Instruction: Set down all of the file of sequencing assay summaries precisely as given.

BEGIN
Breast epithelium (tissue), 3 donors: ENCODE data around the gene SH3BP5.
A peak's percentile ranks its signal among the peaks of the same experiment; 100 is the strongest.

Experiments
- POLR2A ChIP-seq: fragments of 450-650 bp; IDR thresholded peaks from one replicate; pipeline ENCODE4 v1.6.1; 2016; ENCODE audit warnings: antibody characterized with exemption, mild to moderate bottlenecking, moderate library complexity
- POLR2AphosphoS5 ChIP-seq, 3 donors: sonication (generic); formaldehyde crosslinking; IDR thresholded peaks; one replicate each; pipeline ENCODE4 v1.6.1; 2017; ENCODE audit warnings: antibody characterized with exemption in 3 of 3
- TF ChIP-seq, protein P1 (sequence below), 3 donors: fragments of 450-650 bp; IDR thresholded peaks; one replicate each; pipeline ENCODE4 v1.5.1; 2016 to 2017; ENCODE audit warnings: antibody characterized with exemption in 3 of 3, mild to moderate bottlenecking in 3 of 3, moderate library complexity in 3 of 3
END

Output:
Breast epithelium (tissue), 3 donors: ENCODE data around the gene SH3BP5.
A peak's percentile ranks its signal among the peaks of the same experiment; 100 is the strongest.

Experiments
- POLR2A ChIP-seq: fragments of 450-650 bp; IDR thresholded peaks from one replicate; pipeline ENCODE4 v1.6.1; 2016; ENCODE audit warnings: antibody characterized with exemption, mild to moderate bottlenecking, moderate library complexity
- POLR2AphosphoS5 ChIP-seq, 3 donors: sonication (generic); formaldehyde crosslinking; IDR thresholded peaks; one replicate each; pipeline ENCODE4 v1.6.1; 2017; ENCODE audit warnings: antibody characterized with exemption in 3 of 3
- TF ChIP-seq, protein P1 (sequence below), 3 donors: fragments of 450-650 bp; IDR thresholded peaks; one replicate each; pipeline ENCODE4 v1.5.1; 2016 to 2017; ENCODE audit warnings: antibody characterized with exemption in 3 of 3, mild to moderate bottlenecking in 3 of 3, moderate library complexity in 3 of 3